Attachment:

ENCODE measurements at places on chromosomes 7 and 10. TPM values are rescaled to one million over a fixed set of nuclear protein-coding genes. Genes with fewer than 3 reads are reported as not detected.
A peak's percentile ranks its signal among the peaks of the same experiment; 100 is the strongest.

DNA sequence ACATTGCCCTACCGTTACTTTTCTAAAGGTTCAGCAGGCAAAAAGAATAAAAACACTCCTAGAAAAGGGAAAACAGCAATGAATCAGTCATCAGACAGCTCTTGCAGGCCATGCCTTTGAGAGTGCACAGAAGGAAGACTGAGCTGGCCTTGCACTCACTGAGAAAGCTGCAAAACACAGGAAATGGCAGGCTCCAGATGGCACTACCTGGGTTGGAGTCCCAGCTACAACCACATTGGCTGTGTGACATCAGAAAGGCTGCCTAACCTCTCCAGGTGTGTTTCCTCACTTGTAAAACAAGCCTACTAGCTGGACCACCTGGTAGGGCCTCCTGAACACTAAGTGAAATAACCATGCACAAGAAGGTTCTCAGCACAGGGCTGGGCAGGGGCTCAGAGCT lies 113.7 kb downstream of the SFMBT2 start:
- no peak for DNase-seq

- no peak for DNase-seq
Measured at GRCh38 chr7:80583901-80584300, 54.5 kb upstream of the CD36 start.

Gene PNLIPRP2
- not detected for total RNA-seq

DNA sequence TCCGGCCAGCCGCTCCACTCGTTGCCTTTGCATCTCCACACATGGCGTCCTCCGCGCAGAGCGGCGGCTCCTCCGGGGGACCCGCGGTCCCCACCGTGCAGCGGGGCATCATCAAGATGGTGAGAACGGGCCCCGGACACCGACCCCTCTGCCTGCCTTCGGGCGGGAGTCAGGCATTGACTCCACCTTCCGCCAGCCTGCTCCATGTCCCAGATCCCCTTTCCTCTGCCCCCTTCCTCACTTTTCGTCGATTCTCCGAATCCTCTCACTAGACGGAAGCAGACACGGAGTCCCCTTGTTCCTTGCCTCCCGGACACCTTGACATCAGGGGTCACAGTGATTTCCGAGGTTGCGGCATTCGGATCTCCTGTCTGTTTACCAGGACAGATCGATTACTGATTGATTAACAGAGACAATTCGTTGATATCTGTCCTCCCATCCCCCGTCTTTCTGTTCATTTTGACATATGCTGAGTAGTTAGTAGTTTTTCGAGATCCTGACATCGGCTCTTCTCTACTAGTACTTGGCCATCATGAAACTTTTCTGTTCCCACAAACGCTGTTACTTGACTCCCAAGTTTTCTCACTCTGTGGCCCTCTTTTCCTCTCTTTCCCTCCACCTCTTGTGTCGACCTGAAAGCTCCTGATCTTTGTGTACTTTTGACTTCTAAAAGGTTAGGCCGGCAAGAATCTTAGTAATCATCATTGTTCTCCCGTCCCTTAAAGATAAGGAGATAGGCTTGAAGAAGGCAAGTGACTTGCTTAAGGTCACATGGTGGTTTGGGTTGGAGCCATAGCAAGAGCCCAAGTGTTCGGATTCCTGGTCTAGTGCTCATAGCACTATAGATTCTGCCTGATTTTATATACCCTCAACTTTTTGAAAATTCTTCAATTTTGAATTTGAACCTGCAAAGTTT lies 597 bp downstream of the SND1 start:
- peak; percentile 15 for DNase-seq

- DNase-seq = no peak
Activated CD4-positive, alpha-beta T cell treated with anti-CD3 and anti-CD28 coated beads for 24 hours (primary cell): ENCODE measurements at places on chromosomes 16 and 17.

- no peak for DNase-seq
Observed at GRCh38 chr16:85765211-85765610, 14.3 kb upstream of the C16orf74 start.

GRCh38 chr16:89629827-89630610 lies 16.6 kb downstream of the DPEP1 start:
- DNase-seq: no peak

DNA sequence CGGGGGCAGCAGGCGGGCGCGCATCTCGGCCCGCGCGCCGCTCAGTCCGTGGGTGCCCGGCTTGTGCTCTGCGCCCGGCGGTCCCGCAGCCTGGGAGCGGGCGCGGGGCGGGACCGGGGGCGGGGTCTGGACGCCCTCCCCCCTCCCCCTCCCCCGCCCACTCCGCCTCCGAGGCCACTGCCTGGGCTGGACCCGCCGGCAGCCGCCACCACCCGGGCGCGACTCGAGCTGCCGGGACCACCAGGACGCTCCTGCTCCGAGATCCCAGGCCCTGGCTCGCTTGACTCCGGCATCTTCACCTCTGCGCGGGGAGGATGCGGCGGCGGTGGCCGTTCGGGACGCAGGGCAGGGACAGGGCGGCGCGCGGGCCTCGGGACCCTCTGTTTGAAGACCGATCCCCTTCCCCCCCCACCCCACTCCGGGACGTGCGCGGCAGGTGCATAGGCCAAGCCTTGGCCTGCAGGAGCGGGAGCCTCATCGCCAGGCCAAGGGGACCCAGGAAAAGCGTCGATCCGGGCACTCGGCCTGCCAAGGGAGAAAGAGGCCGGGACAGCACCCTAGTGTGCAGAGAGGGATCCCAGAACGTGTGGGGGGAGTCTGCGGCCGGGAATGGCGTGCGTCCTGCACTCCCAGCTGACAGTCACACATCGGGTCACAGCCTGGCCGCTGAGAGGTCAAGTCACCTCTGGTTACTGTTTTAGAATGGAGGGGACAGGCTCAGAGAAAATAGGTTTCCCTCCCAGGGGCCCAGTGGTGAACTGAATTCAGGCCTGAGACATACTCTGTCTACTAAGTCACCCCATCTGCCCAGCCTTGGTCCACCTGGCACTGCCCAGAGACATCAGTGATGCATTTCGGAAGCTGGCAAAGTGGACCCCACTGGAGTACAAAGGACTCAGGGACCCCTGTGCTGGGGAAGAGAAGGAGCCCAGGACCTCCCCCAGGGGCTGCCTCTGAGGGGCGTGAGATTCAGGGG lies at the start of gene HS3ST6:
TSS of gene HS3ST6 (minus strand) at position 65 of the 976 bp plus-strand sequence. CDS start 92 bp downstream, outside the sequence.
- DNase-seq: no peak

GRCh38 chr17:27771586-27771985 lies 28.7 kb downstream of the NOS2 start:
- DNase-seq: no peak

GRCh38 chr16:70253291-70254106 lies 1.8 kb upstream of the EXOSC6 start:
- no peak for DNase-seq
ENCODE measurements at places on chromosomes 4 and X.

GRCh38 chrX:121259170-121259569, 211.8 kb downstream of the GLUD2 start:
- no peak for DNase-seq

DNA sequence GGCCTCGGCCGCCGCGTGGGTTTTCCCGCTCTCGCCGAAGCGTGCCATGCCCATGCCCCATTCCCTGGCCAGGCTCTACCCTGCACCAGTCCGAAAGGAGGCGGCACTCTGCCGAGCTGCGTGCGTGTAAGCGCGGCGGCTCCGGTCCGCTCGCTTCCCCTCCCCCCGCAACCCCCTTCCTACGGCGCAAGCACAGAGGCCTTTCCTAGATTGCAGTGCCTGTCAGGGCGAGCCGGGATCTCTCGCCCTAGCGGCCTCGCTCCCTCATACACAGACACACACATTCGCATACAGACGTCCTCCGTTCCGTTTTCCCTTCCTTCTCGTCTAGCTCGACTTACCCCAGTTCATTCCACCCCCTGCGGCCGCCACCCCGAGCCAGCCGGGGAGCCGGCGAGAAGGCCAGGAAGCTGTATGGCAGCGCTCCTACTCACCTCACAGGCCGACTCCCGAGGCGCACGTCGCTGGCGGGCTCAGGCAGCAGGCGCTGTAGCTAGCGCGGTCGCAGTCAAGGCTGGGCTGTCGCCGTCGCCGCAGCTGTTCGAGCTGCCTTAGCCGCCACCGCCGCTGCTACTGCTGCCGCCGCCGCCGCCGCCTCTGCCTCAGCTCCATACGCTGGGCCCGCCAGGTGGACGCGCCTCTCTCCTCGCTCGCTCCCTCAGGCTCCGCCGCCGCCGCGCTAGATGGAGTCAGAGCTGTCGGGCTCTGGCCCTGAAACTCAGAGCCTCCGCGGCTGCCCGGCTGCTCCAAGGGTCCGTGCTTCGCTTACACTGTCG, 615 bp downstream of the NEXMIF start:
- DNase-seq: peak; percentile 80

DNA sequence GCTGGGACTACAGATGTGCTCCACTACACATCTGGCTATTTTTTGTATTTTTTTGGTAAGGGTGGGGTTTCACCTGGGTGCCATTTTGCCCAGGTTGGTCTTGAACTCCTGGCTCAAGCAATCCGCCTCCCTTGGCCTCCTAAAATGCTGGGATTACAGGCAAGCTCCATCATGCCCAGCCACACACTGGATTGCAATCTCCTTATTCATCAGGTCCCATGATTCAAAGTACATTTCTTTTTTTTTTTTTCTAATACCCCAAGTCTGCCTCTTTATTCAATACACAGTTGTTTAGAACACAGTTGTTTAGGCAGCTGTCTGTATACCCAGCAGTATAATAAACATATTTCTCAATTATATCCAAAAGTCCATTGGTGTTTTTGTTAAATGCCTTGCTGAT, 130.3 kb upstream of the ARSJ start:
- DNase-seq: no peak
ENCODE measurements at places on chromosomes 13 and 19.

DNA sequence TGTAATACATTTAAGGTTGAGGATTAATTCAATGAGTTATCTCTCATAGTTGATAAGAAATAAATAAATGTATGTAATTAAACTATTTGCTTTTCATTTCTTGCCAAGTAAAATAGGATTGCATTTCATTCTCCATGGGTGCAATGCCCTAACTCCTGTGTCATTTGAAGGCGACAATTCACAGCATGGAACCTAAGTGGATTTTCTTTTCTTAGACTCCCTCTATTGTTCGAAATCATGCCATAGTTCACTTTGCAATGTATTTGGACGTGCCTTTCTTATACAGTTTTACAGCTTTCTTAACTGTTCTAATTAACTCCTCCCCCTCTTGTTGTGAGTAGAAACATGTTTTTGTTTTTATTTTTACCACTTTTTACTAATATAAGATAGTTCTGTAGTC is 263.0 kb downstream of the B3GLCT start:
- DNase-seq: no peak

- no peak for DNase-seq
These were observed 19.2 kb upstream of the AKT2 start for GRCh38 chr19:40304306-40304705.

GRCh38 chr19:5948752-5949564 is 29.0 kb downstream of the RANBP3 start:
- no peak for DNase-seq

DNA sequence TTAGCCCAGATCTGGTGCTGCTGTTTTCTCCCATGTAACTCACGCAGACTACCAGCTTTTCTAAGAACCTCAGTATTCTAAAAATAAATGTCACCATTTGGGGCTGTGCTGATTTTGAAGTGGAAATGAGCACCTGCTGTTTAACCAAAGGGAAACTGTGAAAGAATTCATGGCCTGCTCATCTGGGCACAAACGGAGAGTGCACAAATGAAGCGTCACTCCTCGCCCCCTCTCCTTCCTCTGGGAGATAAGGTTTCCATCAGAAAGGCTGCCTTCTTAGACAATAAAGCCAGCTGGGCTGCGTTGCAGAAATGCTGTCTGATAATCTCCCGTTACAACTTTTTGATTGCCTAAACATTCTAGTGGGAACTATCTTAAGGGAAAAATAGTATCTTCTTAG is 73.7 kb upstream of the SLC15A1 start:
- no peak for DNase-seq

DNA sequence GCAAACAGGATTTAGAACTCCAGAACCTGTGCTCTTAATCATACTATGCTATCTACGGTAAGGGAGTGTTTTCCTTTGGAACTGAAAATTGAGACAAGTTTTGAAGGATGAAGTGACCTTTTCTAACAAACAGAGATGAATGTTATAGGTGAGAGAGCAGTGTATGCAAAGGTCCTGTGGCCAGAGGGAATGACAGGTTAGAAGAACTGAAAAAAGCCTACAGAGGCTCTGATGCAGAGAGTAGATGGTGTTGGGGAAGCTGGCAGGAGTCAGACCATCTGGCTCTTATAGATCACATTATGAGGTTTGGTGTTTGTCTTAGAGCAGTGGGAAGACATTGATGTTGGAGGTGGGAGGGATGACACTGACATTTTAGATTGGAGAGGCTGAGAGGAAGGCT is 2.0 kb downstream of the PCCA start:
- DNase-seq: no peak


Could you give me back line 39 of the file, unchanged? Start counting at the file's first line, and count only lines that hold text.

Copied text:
- no peak for DNase-seq